• Based on the results of the discussion, we as QA can better organise our time and test effort to focus on the most important stuff. 

  • This new format is quite interesting for the participants, especially in combination with the TestSphere cards. It is the first time for our project team to discuss the quality specific risks as a group.

  • It is also a good way to promote the quality mindset and gain the testing knowhow for non-testers. TestSphere cards provide very detailed explanations and examples of each quality aspect and test method, through reading the card and discussion in the workshop, DEV and POs now have better insight into different test aspects and testing methods/techniques. 

However, there are also couple of things that we would like to improve for future:


Solution for Further Improvement

Time constraint: Since the workshop was remote, it is very common that people’s focus and cognitive process will go down slowly. We decided to limit the workshop time to 2 hours. Compared to the scope of our discussion, the planned time (2 hours) was not enough. 

Reduce the scope of the Application Under Test to focus on a feature or even a user story.

Focus of the workshop: The discussion was somehow “superficial”. Most of the participants mentioned the usabilities, but there are a lot of underlying functional and technical risks that were not touched on at all.

Set a clear focus for the workshop (either functional or technical) in advance.  Note: We do not recommend including both the business functional risks with the technical risks in one workshop. Ideally the technical risks should be addressed in another separate meeting (with a different discussion group). A well-prepared sequence diagram can serve as the basis for technical discussion. 

Lack of business involvement: It was very unfortunate that a lot of business process risks were left out. 

Inform business users in advance and get their involvement for the next time. 

Digitalisation of TestSphere card: We had a lot of discussions about how to organise this remote workshop, especially about how to distribute the TestSphere cards. In the end, we decided to use the Miro board and upload the cards as pictures onto the board.  It took us a lot of time just to prepare the board.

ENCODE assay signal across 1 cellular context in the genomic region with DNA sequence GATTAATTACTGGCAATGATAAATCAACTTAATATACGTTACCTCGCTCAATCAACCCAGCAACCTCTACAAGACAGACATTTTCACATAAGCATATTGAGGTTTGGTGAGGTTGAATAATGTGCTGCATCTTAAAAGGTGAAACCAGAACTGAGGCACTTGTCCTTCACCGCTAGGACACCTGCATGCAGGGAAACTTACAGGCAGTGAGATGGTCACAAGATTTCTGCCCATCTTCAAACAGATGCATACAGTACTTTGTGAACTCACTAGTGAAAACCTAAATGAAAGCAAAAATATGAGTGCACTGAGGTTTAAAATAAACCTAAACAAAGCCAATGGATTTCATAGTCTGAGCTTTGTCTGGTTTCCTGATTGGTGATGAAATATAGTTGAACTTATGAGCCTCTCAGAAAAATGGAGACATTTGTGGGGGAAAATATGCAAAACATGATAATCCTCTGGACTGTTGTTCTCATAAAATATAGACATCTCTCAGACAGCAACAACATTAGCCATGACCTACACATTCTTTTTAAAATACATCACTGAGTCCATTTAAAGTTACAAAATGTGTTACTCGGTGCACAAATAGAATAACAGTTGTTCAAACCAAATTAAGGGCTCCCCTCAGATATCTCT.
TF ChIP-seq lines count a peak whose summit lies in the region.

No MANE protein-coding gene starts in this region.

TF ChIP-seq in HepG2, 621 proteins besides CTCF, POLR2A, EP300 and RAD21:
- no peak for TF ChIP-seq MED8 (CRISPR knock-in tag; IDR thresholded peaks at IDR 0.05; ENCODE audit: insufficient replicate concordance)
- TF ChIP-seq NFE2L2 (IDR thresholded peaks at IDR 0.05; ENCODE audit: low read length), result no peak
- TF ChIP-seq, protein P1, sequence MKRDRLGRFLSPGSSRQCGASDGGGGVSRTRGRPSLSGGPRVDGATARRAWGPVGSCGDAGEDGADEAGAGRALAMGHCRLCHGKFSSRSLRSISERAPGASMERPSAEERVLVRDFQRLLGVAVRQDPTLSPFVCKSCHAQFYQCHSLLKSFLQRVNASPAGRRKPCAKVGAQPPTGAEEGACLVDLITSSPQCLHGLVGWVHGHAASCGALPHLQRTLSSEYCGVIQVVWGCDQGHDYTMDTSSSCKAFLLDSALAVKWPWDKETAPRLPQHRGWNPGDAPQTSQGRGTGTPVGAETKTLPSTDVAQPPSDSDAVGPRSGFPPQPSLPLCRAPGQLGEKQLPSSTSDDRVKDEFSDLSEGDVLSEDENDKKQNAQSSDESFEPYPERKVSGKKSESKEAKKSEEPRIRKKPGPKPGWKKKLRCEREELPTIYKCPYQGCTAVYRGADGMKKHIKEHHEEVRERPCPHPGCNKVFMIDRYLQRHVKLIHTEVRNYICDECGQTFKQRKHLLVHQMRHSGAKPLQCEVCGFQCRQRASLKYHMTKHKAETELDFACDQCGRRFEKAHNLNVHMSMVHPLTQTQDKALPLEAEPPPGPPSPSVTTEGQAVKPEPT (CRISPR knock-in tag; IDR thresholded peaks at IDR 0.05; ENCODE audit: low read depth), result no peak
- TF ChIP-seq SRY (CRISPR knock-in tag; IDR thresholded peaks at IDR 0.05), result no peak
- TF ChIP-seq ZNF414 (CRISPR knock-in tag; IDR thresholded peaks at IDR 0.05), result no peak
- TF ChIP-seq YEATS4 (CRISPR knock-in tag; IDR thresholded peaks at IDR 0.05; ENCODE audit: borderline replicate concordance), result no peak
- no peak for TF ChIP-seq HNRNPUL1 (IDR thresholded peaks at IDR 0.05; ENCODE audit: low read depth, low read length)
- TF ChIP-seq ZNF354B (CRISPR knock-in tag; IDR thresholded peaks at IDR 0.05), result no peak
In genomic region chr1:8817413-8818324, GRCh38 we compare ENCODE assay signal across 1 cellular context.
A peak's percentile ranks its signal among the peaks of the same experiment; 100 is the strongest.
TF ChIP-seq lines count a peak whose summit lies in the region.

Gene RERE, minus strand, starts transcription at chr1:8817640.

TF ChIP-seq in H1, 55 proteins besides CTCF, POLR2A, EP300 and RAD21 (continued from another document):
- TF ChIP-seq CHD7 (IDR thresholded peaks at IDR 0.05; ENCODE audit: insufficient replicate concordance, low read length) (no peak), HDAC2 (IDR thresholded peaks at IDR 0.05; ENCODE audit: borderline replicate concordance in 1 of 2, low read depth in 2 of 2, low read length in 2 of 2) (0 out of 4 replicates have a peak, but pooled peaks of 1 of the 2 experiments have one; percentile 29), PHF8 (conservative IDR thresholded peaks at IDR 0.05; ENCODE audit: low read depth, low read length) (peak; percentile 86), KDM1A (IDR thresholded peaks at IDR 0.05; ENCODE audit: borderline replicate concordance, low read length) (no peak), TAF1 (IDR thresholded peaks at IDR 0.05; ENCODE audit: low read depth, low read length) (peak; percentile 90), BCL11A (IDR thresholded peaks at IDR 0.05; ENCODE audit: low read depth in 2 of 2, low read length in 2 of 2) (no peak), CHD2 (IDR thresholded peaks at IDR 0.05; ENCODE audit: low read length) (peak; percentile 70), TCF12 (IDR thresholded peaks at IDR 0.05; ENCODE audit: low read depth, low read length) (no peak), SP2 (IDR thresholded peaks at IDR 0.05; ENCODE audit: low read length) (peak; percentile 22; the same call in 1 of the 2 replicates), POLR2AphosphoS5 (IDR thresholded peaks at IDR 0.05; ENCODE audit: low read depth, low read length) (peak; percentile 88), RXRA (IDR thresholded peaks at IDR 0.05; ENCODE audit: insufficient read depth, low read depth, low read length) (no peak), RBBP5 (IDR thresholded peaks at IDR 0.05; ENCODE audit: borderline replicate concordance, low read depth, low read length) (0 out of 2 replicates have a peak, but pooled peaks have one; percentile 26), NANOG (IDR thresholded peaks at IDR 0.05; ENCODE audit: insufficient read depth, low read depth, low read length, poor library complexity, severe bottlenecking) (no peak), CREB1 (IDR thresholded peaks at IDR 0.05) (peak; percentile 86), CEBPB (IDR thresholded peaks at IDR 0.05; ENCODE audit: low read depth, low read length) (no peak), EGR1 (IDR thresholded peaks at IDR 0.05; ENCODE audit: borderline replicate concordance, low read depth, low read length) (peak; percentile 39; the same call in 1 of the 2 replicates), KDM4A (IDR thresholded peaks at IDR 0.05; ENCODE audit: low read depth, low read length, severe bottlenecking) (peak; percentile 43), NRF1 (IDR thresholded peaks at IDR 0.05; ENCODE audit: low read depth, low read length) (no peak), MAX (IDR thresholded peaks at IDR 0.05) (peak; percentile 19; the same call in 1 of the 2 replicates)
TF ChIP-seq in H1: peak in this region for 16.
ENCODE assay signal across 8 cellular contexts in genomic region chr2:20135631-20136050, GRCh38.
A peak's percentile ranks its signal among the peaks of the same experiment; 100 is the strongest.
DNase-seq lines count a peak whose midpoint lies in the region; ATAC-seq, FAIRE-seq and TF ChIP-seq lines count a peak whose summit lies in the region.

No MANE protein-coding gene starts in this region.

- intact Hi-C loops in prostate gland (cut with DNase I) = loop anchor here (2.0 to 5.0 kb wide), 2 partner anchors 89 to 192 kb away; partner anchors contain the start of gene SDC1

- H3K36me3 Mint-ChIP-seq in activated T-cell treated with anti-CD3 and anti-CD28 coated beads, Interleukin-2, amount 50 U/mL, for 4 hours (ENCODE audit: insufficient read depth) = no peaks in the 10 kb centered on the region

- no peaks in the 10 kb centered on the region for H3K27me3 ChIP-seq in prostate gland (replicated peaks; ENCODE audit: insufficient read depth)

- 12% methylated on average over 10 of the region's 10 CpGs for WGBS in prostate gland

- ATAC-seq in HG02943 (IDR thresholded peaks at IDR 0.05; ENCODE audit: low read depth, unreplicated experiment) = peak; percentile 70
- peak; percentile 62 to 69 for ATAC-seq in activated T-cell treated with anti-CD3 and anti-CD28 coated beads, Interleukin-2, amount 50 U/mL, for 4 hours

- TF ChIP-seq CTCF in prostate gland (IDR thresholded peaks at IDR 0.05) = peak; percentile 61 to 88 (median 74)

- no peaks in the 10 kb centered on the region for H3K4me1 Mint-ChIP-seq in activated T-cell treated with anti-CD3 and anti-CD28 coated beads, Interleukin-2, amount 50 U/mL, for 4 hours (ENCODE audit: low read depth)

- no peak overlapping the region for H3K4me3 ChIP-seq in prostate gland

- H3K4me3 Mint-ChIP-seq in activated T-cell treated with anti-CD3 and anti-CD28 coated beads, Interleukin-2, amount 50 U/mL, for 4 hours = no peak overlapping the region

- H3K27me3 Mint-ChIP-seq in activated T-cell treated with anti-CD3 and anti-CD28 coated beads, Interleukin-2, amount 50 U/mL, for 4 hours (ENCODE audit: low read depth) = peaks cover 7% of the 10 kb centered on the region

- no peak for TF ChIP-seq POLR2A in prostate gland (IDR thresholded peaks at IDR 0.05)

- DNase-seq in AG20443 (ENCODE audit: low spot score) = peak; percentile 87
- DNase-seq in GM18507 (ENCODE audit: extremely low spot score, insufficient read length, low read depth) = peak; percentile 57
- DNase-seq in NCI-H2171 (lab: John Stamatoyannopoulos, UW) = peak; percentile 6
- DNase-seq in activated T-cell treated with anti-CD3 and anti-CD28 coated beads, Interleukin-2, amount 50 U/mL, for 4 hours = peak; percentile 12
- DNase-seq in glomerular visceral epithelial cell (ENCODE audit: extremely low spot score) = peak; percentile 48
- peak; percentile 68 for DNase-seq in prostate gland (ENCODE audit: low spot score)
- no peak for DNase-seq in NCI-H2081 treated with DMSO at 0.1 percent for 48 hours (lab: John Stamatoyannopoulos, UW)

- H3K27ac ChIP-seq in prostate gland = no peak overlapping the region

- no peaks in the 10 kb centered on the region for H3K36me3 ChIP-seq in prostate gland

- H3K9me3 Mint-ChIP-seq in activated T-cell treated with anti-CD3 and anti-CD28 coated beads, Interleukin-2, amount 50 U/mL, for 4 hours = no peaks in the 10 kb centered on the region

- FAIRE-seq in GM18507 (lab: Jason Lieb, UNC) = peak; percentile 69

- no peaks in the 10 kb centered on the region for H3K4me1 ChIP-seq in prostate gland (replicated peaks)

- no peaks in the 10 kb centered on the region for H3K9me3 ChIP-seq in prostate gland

If your budget allows, there are some tools available to use, for example; if your budget is tied, then making a board/confluence page as template and sharing it with other projects teams would be a good idea. 

Tooling: Miro is a relatively new tool for our company, so some of the participants are not used to using the board to interact with each other. 

Inform participates in advance about the new tools. It would be a good idea to send out the link of the tool to the participants in advance, so they can check the tools in advance, eg: create an account, try to login..

Reduced fun factor, since we can not physically distribute the cards to each person and play the card as a game.

Integrating some small games in the workshop to make it a bit fun. :-) 

Missing direct feedback from the groups.

Join different breakout rooms during the discussion sessions to hear participants’ direct feedback and answer questions if needed.

In general, we found this approach quite interesting compared to the traditional risk storming workshop. Despite all the difficulties of organising the remote workshop, we had a relatively successful session. Some working items were identified together with the project team. The biggest benefit of this approach is that the test strategy is not only a working document for the testing team anymore, it is shared with the whole project team.  Hopefully this article can provide you with some ideas about applying TestSphere cards in a remote workshop. What is your experience of conducting the risk storming workshop remotely? Do you have any other good ideas?

Reference :

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About The Author

Shuqi comes from China and has been living and working in Germany since 2009, she worked previously as a SAP consultant and fell into testing by accident in 2014. Since then, she has been passionately working as an agile quality advocate for almost seven years. 

Her main focus is to apply a context-driven agile test practice to help the agile teams to reach their goals. Rather than only focus on testing, she is a fan of a holistic approach to integrate quality into each part of the development lifecycle. She also deeply believes that helping the teams to establish an agile mindset is much more important than just showing them how a particular tool works.